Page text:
I agree with you about CA losing sight of the what the game is supposed to be about. There are a few key features missing that makes the game feel as if they've forgotten what made Rome 1 so appealing in the first place.
I think the first Rome: Total War encouraged a connection with your generals and family members that made the battles feel really intense and encouraged the player to create stories about the characters on the map. There was a family tree, which made me feel like I was a part of a greater legacy. It was cool to look at all the dead characters that were once your heroes and villains, and it made it seem like your accomplishments were a family thing that just kept going.
A new family member was the son of a current character instead of just appearing from war academy or something like in Rome 2. Having that new character pop on the map alongside his father made me care about them; it encouraged me to create stories about them that have stuck with me for years. The second game doesn't do this - I couldn't care less if the new Julii general lives or dies because he essentially came from nowhere. The son of Cassius the Mighty (my greatest general for 30 years) was somebody. Even when he was a useless 16 year old without any sort of stats that boosted him in battle he mattered to me.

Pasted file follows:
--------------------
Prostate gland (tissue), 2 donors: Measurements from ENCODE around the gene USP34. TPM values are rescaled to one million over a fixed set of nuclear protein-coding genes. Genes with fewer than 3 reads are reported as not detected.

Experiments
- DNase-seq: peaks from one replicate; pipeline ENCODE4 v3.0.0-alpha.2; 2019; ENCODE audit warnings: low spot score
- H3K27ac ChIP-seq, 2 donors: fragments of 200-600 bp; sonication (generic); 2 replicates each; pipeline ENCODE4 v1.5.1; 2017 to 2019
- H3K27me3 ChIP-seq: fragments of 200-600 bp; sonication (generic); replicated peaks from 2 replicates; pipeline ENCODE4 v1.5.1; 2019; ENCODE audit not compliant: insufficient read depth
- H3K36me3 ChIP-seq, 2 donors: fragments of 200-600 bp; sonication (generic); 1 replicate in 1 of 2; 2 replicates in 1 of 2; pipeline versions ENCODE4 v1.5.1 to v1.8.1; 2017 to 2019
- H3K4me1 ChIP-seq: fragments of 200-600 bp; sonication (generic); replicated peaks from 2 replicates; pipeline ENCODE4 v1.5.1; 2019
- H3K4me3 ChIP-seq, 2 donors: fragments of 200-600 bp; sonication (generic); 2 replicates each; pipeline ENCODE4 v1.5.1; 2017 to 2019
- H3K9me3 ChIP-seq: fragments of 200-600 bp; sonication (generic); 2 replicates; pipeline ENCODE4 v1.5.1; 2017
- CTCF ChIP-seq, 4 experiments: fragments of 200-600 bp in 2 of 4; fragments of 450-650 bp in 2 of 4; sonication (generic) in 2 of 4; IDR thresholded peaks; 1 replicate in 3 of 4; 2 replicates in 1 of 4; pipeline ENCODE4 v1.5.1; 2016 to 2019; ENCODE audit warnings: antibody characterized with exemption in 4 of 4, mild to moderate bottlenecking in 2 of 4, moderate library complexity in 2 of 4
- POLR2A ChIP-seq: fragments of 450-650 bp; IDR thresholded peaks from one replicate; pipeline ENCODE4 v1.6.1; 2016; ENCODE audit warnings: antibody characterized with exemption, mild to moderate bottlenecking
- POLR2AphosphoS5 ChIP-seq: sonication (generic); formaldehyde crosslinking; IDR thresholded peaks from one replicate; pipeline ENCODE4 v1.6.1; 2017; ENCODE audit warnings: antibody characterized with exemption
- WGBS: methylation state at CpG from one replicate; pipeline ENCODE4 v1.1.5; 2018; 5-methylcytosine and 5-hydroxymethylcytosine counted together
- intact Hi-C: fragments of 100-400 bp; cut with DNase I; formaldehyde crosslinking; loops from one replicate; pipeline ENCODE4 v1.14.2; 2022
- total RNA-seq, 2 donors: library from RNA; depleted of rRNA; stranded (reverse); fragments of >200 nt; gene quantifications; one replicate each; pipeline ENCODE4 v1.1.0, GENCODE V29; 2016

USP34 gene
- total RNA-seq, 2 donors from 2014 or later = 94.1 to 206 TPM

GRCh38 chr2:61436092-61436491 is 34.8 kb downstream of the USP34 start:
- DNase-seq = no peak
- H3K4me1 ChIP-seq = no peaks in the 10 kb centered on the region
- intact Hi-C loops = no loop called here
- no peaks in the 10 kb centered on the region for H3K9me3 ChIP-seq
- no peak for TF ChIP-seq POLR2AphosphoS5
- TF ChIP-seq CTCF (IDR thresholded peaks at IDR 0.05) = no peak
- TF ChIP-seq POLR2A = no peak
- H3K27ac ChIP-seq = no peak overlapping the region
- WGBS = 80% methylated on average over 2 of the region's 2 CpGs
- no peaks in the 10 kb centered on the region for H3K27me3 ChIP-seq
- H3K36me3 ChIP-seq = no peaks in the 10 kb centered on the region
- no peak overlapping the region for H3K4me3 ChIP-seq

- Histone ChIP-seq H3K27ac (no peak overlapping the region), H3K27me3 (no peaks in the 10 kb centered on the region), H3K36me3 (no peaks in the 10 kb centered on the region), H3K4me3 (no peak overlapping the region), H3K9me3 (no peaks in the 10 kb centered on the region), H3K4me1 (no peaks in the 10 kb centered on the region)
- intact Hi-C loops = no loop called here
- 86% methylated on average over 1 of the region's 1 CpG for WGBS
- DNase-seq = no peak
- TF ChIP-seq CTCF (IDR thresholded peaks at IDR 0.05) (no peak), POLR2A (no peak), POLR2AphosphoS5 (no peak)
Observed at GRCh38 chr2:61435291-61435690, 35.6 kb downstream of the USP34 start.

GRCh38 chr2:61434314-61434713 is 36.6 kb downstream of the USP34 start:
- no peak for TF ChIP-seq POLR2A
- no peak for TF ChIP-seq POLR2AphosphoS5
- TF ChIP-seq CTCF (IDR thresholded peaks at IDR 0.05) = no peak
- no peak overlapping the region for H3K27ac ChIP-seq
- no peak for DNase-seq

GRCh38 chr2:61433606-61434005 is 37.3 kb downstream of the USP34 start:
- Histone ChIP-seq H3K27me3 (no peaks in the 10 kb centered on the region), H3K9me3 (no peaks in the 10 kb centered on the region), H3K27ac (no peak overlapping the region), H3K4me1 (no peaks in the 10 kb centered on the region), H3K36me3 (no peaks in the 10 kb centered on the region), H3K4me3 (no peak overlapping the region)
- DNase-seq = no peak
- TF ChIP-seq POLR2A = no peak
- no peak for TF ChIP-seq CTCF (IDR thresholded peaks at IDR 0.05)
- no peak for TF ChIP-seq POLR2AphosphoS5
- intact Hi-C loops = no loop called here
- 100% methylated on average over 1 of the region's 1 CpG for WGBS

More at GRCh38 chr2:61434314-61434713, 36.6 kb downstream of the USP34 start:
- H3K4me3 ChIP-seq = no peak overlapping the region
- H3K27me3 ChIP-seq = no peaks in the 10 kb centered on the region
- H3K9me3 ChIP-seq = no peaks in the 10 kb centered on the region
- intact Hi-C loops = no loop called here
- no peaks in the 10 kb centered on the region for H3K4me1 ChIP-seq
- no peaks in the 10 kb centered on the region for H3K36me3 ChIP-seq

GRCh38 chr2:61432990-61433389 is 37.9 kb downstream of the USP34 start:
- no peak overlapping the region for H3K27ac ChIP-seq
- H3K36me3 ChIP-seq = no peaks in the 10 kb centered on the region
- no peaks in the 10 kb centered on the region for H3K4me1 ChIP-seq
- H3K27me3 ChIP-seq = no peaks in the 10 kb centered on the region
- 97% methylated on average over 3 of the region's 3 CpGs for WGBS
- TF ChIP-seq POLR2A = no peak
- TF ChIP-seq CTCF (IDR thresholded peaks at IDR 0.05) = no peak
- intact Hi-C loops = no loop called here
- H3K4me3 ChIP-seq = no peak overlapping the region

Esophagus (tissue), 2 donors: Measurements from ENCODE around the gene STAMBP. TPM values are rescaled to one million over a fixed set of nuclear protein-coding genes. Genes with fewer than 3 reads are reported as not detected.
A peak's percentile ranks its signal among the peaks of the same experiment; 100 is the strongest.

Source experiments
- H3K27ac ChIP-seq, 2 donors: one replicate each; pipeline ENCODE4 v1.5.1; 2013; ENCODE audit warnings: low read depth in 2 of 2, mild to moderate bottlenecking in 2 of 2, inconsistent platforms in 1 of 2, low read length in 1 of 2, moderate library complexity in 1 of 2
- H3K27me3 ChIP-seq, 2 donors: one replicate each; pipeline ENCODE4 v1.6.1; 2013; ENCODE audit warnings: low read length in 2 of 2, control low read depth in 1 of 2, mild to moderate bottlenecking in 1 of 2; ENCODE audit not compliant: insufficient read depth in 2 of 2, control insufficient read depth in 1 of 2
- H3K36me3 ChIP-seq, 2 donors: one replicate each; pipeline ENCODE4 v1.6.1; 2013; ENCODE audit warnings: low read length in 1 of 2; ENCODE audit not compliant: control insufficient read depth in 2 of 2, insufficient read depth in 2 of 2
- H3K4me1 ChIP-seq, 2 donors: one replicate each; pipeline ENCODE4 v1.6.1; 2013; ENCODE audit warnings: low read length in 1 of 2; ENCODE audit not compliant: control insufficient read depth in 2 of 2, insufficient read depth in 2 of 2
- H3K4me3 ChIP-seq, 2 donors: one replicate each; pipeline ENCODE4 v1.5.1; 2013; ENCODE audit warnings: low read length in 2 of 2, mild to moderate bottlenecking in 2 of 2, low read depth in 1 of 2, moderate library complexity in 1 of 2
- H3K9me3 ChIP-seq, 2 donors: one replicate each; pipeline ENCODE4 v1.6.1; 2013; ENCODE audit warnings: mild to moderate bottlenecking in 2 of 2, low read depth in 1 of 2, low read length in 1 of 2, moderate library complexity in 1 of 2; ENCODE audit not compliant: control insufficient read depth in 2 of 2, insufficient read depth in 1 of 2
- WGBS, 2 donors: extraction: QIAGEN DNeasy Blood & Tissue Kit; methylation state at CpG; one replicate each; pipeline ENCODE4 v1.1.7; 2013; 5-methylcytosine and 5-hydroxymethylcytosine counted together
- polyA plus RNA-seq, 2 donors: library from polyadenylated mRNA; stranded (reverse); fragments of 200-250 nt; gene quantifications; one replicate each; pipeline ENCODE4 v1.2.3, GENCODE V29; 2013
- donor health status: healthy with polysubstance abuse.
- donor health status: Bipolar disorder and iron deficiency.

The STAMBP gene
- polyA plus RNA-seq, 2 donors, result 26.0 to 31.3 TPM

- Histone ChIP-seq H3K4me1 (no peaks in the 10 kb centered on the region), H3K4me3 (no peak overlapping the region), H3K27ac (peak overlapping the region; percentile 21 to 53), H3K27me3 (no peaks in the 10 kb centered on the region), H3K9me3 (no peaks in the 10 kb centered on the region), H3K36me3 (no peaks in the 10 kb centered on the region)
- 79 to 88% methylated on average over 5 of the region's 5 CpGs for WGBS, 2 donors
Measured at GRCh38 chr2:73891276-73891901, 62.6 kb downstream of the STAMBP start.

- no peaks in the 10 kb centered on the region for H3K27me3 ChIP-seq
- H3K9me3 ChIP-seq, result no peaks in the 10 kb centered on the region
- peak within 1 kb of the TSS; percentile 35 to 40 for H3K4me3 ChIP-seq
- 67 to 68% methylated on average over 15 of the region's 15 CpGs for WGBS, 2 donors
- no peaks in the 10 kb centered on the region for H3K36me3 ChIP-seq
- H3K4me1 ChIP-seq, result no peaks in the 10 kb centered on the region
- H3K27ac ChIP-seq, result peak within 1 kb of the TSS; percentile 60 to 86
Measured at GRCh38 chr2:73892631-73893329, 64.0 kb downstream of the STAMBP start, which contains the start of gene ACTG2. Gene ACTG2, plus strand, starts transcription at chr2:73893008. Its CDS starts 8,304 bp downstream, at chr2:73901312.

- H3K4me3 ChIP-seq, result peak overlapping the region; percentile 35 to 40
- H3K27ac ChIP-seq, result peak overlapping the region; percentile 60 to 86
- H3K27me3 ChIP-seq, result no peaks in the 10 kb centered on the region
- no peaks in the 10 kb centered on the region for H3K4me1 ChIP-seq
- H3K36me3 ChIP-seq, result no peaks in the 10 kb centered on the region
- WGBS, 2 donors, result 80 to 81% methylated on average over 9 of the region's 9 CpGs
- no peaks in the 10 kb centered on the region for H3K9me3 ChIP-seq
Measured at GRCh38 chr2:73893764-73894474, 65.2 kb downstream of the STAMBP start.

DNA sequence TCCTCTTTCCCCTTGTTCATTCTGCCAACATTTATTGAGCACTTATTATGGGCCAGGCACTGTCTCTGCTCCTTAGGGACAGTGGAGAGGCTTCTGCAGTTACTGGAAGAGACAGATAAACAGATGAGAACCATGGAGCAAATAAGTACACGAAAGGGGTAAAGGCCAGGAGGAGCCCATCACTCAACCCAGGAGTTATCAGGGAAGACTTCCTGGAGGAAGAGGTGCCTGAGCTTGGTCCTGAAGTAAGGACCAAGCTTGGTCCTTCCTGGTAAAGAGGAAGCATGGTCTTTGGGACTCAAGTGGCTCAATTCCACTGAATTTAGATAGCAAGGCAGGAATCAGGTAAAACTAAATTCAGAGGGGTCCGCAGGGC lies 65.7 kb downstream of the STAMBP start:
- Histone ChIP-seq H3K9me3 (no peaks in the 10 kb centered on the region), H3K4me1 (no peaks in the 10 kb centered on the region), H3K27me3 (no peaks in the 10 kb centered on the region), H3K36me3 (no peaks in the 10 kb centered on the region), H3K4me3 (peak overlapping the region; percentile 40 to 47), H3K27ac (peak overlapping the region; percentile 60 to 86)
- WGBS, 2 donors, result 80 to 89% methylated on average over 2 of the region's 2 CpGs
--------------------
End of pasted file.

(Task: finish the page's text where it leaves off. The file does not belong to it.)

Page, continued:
I remember being up against a wall when defending Athens from the Macedonians and agonizing over the decision to commit the son of Cassius (who fought the Macedonians his entire life and died of plague within sight of their capital) to a fight that he probably wouldn't win. From a pure game logic perspective it was the only thing to do - he was my only available general and Athens is an important city. But it wasn't that easy, because he had a legacy to uphold - I didn't want to throw his life away here and let him die without heirs. I didn't want to rob him of the opportunity to avenge his father. I was horrified when he died in a hopeless cavalry charge trying to kill the enemy general and cause a panic among the Macedonian troops. I remember almost reloading the save and thinking better of it, as if it would dishonor his sacrifice somehow. There was a real sense of legacy there, of lineage. I felt like a Roman.
I've played Rome II for a long time, and I can't remember a single character. There's no reason to; they're disposable. It really disappoints me that features like this were left out. It felt like such a core part of the experience back then, and it was really the thing that kept me coming back.